ExpressVPN and XFCE4

Having tired of Geo-blocking and wanting to protect my Meta-data, I have signed up to ExpressVPN.

I was looking for a VPN solution and after doing a lot of research, I decided on ExpressVPN. They support all of my devices (Windows, Mac, Linux, iPhone/iPad), with access points in what must be every country on the globe. Windows and Mac was just a matter of installing an application and signing in. Same for iPhone/iPad, just get the app on iTunes, sync the device and sign-in. Linux had a few more steps.

Full credit to the ExpressVPN people – the Linux instructions were both detailed and comprehensive. The only problem for me was that they were based on the Unity desktop, whereas I am running XFCE4 (due to Unity not supporting remote access), so there were a few more steps to get ExpressVPN going.

Everything was going great, until step 6 (Click on your Network Manager icon on your desktop bar Notification Area) when I realised that I did not have a Network Manager icon. Since all my Linux machines are desktops or servers, I don’t normally need to change their network settings and I hadn’t even noticed that this icon was missing. After a bit of Googling, these are the missing steps.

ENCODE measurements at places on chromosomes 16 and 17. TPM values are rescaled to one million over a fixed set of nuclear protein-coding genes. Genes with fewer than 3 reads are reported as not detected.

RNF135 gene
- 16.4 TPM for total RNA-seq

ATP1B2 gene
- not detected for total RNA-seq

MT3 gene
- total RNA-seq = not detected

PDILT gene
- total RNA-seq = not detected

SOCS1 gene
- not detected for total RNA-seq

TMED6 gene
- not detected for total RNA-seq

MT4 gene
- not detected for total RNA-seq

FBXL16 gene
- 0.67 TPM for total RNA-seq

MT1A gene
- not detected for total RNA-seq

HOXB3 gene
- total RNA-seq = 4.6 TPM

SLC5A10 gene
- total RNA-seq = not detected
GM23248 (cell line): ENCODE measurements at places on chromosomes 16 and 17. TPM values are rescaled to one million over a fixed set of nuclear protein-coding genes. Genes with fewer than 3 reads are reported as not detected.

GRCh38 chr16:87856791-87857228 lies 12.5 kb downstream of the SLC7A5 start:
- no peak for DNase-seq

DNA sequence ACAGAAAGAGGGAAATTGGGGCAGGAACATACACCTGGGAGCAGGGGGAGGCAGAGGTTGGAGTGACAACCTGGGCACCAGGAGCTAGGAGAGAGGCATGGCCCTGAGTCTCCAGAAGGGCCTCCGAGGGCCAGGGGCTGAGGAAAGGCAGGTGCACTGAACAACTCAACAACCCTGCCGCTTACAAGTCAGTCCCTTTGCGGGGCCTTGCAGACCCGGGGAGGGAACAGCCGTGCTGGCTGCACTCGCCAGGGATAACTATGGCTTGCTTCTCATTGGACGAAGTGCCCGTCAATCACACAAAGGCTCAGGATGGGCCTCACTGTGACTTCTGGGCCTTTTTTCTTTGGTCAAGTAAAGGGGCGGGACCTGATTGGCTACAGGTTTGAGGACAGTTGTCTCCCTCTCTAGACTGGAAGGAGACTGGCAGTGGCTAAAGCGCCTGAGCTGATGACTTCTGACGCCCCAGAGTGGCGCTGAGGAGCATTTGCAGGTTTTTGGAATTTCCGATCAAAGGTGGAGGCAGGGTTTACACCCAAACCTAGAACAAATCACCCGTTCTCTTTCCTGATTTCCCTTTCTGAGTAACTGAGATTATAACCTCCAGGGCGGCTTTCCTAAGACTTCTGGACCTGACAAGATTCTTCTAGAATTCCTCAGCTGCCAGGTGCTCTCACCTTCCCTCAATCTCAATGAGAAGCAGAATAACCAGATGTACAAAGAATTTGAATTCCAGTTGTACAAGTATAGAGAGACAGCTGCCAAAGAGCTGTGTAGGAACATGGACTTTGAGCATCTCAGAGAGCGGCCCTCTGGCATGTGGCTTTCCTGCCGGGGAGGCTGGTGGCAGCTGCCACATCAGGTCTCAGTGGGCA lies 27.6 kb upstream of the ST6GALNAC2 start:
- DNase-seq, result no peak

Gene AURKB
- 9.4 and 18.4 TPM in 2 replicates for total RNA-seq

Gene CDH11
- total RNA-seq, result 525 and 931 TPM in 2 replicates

First install the missing components

sudo apt-get install network-manager network-manager-gnome

sudo gedit /etc/NetworkManager/NetworkManager.conf



To permanently add the nm-applet to your panel, go to Applications Menu>Settings>Session and Startup>Application Autostart tab and enable “Network”. This will add the applet upon next session start.

sudo gedit /etc/xdg/autostart/nm-applet.desktop

Change the Exec line to

Exec=dbus-launch nm-applet

Restart the machine.

The Network Manager icon should now be displayed and working as expected. Complete the ExpressVPN installation and happy private browsing.





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